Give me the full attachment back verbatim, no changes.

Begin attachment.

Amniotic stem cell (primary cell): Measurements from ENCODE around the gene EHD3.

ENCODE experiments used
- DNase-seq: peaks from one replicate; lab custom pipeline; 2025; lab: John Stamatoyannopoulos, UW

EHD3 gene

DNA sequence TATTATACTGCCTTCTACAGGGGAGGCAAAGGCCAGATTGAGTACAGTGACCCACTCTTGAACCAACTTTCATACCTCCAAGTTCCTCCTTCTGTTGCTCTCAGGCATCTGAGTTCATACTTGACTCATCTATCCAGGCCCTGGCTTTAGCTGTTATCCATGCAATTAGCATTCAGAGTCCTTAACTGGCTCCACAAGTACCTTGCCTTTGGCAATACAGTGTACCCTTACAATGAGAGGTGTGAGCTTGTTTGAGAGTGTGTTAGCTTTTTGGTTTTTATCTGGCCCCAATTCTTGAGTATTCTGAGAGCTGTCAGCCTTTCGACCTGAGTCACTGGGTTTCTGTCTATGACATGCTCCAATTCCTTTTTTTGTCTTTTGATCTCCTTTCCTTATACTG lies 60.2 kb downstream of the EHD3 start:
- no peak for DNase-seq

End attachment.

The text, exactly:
Amniotic stem cell (primary cell): Measurements from ENCODE around the gene EHD3.

ENCODE experiments used
- DNase-seq: peaks from one replicate; lab custom pipeline; 2025; lab: John Stamatoyannopoulos, UW

EHD3 gene

DNA sequence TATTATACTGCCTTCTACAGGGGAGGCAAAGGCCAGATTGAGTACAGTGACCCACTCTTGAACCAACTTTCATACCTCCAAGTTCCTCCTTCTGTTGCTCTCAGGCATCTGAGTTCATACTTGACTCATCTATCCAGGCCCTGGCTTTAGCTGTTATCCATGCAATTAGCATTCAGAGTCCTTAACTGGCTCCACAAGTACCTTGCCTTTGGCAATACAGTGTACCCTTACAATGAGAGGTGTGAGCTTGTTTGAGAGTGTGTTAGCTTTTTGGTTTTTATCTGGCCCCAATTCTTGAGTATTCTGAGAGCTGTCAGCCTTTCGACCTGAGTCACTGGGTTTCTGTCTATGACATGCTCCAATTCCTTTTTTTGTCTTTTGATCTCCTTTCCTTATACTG lies 60.2 kb downstream of the EHD3 start:
- no peak for DNase-seq